BEIJING, Feb. 19 (Xinhua) -- A Foreign Ministry spokesman on Tuesday said allegations of Chinese hacker attacks are groundless, reiterating the government's position on fighting cybercrime.
Spokesman Hong Lei made the remark at a regular press briefing when asked to comment on a report by U.S. security company Mandiant stating that the company had traced cyber attacks waged against U.S. companies and government agencies to a unit of the People's Liberation Army (PLA).
Hong said cybercrime is an international problem and should be solved through international cooperation on the basis of mutual trust and respect.
"Groundless criticism is irresponsible and unprofessional, and it will not help to solve the problem," he said.
China has been a major victim of cyber attacks and opposes all forms of such activity, Hong said, adding that China has made and enforced laws that ban such activity.
He cited a report released by China's National Computer Network Emergency Response Technical Team Coordination Center stating that 73,000 foreign IP addresses had been linked to attacks on 14 million Chinese computers.
He pointed out that the number of attacks originating from the United States ranked at the top.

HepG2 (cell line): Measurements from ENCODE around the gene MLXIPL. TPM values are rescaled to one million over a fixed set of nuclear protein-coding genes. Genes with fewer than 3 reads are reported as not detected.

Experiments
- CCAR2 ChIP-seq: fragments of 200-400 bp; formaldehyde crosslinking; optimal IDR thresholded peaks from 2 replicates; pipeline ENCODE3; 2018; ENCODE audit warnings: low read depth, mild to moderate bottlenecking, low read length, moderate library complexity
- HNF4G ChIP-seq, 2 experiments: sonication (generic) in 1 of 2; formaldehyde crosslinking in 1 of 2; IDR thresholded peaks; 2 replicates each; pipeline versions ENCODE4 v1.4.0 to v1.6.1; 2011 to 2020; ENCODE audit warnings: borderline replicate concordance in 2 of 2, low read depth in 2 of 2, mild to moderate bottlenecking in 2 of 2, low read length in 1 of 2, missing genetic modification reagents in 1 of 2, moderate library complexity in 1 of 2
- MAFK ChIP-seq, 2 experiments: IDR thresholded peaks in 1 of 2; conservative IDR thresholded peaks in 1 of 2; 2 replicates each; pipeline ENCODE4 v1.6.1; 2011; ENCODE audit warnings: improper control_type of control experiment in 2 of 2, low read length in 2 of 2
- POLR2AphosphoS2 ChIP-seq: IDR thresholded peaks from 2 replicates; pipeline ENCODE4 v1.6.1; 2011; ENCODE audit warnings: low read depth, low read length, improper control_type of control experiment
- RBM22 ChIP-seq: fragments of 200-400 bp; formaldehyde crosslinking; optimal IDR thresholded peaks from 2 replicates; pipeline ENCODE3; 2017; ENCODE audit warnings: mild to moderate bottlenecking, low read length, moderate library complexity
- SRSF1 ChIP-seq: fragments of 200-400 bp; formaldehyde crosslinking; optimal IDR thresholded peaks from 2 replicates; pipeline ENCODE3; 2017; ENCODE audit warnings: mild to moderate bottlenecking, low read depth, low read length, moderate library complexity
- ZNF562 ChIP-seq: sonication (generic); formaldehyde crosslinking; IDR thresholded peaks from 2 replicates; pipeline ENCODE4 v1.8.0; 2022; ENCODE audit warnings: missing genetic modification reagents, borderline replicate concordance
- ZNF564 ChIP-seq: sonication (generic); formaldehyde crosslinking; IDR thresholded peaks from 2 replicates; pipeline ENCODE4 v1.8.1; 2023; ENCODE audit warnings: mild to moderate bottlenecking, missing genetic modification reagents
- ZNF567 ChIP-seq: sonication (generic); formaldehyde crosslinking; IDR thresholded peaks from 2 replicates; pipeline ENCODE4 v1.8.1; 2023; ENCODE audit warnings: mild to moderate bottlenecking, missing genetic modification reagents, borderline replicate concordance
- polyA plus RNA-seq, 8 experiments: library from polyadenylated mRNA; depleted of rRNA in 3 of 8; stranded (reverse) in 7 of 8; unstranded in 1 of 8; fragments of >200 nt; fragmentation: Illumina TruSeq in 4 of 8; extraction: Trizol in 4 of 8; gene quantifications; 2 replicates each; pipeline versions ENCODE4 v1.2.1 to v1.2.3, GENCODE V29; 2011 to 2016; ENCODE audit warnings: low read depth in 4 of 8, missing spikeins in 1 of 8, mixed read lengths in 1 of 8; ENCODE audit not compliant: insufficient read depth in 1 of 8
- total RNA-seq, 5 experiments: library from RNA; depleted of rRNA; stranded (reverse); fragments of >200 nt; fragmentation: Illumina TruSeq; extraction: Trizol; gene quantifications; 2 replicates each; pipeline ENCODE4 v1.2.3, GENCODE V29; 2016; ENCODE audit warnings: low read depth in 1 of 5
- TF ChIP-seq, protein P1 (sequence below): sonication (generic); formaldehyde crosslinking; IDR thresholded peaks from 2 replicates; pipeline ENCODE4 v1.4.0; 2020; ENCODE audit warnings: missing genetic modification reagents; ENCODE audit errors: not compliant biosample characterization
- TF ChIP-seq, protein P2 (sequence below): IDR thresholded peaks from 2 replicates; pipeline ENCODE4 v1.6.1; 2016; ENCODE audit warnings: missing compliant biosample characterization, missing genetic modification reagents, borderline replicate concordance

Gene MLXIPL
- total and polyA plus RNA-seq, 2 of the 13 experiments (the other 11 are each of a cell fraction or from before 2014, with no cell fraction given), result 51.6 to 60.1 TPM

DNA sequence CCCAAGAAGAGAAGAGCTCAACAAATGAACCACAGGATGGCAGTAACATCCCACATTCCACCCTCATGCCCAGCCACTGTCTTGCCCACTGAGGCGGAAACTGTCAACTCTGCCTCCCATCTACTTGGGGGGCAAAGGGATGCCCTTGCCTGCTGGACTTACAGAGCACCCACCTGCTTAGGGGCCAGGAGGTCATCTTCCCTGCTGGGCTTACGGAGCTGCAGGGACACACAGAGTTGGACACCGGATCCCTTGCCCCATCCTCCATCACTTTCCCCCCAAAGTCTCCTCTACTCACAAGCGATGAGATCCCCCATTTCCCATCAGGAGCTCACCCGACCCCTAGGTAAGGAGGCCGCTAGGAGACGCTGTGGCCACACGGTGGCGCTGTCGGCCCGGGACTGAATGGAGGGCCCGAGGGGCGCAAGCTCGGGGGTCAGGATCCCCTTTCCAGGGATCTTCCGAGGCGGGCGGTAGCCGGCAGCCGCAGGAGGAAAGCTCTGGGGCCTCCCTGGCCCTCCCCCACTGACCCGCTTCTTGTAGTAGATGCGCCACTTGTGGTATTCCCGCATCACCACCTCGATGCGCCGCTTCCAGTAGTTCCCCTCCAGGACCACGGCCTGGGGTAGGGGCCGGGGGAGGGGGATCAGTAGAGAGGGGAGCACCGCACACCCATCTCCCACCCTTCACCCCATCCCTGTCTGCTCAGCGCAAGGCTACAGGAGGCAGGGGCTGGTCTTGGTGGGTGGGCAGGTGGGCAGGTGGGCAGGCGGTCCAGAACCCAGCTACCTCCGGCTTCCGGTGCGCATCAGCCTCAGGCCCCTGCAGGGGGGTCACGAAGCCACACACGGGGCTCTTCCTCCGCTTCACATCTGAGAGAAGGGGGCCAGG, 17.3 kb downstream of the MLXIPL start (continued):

Hong said China, Russia and several other countries submitted an international code of conduct on information security to the United Nations in 2011.
"China has called on the international community to make a code of conduct for cyberspace on the basis of the submission and make joint efforts to build a peaceful, secure, open and cooperative cyberspace," he said.
Hong said the government also objects to media allegations claiming that hacker attacks have been traced to a building in Shanghai owned by the PLA.
Hong said he does not know how such evidence could be discovered, as cyber attacks are often carried out internationally and are typically done so anonymously.